“If you have behaved badly, repent;
make what amends you can and address yourself to the task
of behaving better next time. On no account brood over your
wrongdoing. Rolling in the muck is not the best
way of getting clean.”
I grew up with high expectations of perfection and a constant feeling of failure. I seldom recognized truly bad behavior in myself, but instead I apologized for the things I had taken on as my responsibility that were not under my control. I apologized when the weather spoiled plans. I apologized for an adult family member’s poor behavior. I felt intense shame when I accidentally slipped and fell, sure that I'd embarrassed the people with me. Yet I was oblivious to how I snapped at people simply because I was in a HALTS (Hungry, Angry, Lonely, Tired, Sick) place. My temper was quick to rise and explode, but I always told myself I had a “good” excuse or cause.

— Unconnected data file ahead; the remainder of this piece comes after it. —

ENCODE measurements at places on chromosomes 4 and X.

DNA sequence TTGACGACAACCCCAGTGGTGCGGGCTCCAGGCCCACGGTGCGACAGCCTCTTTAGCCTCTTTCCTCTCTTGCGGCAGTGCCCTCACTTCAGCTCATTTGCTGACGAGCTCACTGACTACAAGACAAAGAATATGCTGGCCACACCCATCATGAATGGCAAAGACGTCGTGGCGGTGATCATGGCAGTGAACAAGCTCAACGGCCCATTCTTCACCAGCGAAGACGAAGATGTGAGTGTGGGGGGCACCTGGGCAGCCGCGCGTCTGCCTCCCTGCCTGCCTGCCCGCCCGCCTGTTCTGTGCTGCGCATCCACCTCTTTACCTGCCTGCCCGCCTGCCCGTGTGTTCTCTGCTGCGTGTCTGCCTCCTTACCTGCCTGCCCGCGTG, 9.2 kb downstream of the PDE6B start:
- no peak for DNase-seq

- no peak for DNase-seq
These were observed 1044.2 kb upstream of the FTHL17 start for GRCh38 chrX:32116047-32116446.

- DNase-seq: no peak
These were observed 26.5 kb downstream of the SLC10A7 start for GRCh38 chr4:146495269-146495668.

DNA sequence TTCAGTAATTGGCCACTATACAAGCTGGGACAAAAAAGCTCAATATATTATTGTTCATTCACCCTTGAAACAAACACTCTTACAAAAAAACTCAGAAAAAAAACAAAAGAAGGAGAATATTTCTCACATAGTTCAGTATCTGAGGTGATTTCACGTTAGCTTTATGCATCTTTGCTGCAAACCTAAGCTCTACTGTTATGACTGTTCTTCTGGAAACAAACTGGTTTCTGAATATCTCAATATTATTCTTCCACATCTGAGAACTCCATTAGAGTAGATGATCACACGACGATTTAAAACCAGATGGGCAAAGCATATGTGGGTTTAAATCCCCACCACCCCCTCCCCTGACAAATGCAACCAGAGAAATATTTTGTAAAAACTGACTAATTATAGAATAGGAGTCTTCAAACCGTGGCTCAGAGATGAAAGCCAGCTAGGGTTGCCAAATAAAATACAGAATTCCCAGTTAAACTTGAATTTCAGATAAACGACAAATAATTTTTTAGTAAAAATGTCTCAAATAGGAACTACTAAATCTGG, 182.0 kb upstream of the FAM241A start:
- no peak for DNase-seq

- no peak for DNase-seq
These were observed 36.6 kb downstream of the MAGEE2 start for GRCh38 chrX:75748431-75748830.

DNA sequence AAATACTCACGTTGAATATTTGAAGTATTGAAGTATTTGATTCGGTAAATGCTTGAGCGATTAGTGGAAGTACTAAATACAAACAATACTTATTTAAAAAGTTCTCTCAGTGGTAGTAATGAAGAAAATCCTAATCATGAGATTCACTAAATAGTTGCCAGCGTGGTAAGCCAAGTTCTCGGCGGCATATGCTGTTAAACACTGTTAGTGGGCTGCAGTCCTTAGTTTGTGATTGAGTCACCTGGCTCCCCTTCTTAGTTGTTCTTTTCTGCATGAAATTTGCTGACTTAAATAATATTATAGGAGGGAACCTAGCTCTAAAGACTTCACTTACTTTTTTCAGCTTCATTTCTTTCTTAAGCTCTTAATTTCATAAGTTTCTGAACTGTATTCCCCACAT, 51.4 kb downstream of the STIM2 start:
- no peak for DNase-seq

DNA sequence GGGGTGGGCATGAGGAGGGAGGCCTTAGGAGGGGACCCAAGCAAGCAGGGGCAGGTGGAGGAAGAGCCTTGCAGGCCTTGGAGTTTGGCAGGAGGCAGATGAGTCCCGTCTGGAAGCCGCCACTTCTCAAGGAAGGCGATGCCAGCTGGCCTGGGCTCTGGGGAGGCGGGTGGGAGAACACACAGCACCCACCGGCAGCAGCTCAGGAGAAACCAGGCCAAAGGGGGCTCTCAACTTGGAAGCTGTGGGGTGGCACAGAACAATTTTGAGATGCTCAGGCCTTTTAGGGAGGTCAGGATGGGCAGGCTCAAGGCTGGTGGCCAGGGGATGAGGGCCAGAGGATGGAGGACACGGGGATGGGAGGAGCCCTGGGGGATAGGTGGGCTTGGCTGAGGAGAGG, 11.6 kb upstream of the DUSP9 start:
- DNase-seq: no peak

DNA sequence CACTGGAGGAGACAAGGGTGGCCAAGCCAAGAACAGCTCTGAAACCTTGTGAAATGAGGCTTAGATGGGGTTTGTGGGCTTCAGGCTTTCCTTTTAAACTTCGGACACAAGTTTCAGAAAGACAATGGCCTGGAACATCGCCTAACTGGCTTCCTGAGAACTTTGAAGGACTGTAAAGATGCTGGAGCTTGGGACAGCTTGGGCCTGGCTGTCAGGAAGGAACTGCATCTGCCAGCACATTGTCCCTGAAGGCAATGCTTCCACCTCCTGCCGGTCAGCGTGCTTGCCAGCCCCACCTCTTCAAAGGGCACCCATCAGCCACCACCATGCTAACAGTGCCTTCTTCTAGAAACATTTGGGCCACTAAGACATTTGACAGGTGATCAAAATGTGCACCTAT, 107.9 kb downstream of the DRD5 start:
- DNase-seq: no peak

On the other hand, I could feel so mortified over my behavior that it haunted me night and day for weeks, and even months, after the incident; long after any witness could recall it. Years later a phrase would bring the memory back to the forefront and shame me all over again as though it had happened mere minutes before.
I couldn’t seem to find a truthful middle ground until I began working the Twelve Steps. In studying the Steps I learned how to uncover and acknowledge the wrongs for which I am sincerely responsible, how to make proper amends, and how to let go and move on.
One Day at a Time . . .
I will remember that I am responsible only for my own behavior and actions. With the help of my Higher Power, I will acknowledge my wrongdoings quickly and make loving amends.
~ Rhonda H.
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